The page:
We do. DCM follows a “model portfolio” approach. That is why we have one portfolio for each of our investment strategies that is used as the model for every client following that same strategy. The model portfolios do not have any client funds in them. Each model portfolio is managed directly by our Investment Policy Committee (IPC). Consisting of all Senior Investment Advisors and Research Analysts, the IPC is continuously reviewing and evaluating a wide array of investment research, global economic data, company filings and news, trends and outlooks in politics, industry, culture, technology, etc. The IPC members then use that information to debate and determine which stocks and bonds would be the best for each model portfolio. Decisions to add or remove a security from a model require each such decision be justified with objective data, defended in front of the IPC, and then voted for by a majority of the committee.
On an ongoing basis, every client portfolio under the responsibility of each Investment Advisor is periodically compared to the appropriate model. Based upon that comparison, changes (trades) are made in each portfolio to bring it as close to its model as possible, after allowing for client-specific requirements or requests that necessitate variation from the model. In other words, we have no independent operators here, no “market cowboys.” Every client’s assets are managed by the best collective judgment of the entire IPC. You should not be able to tell which Investment Advisor is managing a particular portfolio by examining its makeup. Each portfolio for a particular strategy should be the same, again after allowing for client-specific requests or requirements.
However, the buck stops with your Investment Advisor. He or she is directly and personally responsible for managing the investment of your assets according to the models; being intimately familiar with each client’s needs, preferences and other matters requiring the usually slight changes from the model for that client; and finally for providing and/or obtaining the financial advice that you need.
Many of us at DCM subscribe to the same methodology and invest our own personal assets in the same strategies as those of our clients.
DCM limits the number of clients each Investment Advisor/Client Services Manager serves specifically to protect the time needed to deliver superior service to every client, regardless of size. Whereas many investment advisors may serve upwards of hundreds or thousands of clients, as of December 31, 2017, the average number of clients served by DCM teams is 74.
What You Can Expect to Pay
A lot of people think the advisory fee is all they are paying for. And when working with other advisors, that is often not the case. There are a lot of ways in which advisors may be charging you fees, and it’s important to consider the all-in cost of investing and to be aware of the many ways that you could be paying extra fees.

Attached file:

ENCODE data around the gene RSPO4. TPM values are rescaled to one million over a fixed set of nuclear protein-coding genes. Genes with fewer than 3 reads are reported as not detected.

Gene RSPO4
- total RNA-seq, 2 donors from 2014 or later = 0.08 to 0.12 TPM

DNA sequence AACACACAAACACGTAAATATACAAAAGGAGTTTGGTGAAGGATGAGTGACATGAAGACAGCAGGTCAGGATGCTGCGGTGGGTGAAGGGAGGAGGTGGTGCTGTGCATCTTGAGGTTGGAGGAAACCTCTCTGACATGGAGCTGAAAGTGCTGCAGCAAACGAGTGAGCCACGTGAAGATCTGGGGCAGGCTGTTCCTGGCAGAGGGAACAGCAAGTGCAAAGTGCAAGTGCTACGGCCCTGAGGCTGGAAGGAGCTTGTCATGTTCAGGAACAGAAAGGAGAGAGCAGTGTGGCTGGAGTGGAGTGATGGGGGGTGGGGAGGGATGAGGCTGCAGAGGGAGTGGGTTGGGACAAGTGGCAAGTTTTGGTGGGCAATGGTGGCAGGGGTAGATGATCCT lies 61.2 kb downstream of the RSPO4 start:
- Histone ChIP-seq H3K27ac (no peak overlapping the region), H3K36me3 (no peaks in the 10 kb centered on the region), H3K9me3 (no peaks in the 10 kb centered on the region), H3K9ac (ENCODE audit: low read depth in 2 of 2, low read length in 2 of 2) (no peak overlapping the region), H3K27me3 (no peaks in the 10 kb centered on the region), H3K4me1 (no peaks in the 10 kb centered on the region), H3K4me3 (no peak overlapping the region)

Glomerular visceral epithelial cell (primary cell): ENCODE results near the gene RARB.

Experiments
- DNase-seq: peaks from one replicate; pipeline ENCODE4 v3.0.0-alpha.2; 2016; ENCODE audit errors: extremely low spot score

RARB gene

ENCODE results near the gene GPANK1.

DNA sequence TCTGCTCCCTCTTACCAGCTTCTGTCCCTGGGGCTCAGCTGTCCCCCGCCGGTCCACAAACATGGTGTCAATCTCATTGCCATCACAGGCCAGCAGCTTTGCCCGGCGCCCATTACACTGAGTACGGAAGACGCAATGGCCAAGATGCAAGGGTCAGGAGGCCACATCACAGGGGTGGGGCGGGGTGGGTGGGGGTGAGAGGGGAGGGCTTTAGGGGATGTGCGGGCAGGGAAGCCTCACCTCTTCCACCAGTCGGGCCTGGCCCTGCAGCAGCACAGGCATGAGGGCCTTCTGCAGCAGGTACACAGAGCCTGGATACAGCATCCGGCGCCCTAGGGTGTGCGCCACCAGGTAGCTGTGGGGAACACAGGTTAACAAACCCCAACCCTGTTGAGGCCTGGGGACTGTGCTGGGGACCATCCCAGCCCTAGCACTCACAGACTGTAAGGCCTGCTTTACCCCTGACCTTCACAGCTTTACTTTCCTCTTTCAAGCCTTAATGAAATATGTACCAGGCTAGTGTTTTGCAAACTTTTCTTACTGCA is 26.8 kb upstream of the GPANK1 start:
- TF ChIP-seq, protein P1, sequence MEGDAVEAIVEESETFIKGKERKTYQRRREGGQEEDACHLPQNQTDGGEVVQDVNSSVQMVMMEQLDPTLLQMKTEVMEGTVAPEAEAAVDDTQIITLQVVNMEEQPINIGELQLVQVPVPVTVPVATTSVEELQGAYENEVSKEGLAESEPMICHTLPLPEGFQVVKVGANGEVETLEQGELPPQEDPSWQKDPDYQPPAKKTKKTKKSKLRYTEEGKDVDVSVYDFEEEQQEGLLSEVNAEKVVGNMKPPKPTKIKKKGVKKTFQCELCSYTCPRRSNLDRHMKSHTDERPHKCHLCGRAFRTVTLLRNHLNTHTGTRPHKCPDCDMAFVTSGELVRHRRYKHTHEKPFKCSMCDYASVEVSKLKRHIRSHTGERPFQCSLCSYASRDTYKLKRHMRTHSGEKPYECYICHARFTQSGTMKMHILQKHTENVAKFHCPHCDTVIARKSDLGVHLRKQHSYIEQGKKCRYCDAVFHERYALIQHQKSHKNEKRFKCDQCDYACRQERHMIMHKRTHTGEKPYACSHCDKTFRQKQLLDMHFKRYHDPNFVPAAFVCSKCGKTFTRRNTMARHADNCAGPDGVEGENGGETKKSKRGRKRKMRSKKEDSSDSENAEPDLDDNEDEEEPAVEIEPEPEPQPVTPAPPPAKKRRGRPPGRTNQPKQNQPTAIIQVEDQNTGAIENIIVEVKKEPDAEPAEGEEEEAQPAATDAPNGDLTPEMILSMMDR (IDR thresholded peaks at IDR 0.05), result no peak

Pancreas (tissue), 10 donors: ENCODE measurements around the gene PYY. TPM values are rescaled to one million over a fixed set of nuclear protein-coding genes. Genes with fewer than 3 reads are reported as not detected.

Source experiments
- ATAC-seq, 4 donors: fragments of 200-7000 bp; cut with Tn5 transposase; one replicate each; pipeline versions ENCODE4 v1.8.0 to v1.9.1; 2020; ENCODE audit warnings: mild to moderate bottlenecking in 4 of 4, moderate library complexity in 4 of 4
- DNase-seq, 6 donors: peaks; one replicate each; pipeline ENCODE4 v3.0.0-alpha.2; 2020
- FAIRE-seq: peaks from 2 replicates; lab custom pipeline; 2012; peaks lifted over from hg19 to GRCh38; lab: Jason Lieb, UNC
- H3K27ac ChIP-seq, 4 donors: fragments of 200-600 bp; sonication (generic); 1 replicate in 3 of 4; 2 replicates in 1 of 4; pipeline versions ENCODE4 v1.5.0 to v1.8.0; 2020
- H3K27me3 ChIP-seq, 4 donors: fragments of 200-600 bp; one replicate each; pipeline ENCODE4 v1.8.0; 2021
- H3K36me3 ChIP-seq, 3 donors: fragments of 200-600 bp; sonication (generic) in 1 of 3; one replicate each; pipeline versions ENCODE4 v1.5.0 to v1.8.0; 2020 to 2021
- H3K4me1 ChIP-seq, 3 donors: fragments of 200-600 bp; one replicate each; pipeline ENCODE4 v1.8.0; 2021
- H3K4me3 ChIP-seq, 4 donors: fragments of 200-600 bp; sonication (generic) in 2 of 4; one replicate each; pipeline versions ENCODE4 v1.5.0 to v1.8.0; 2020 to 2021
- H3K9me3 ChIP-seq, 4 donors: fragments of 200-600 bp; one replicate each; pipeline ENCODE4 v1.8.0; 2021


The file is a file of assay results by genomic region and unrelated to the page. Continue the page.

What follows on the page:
With us, there are no hidden fees. Get a transparent look into exactly what our services will cost by going through the following questions with your advisor.
- Does anybody else ever pay you to advise me and, if so, do you earn more to recommend certain products or services?
- Do you participate in any sales contests or award programs creating incentives to favor particular vendors?
- Will you itemize all your fees and expenses in writing?
- Are your fees negotiable?
- Will you consider charging by the hour or retainer instead of an annual fee based on my assets?
- Do you earn fees as advisor to a private fund or other investments that you may recommend to clients?
- Do you pay referral fees to generate new clients?
- Do you earn fees for referring clients to specialists like estate attorneys or insurance agents?
- What management fees are charged by you and/or your firm? Is there more than one level of fee? (e.g. active vs passive management)
- Are there any transaction charges?
- Are there one-time sales charges and ongoing commissions on securities or annuities you or your firm will be paid?
- Are there any commissions your company will be paid?
- Are there expense fees charged by any mutual funds or ETFs you recommend?
- Are there sales charges for any mutual funds: up-front (A shares), backend (B shares), and ongoing (C shares)?
- Do you charge early redemption fees?
- Do you charge for financial planning services?
- Do you charge per-hour rates or flat fees for working with my tax accountant, etc.?
- Do you charge trustee and/or custodial fees?
- Are there any expenses not listed here that I might have overlooked?
Yes, each quarter.
We have a one fee bundled billing structure, which is based on the market value of the portfolios we manage for you. We believe our all-in fee structure provides superior value. According to a 2017 financial advisory fee study from Bob Veres’ Inside Information, the average true all-in cost for financial advisors is higher than the average fee of a DCM client, at every level of AUM.1
The fee covers all investment management services and advice, trading costs, tax strategy advice, financial planning services, second-generation financial education services and notary public services; that is, any and all financial advisory services that we offer are included.
We do not utilize investment vehicles, such as mutual funds, which often carry additional expenses for the investor. However, we do use Exchange Traded Funds (ETFs) with minimal fees.
As referenced in our ADV, which can be found at https://www.adviserinfo.sec.gov/, we do have other billing structures for special circumstances. Custom pricing is also available for accounts larger than $10 million.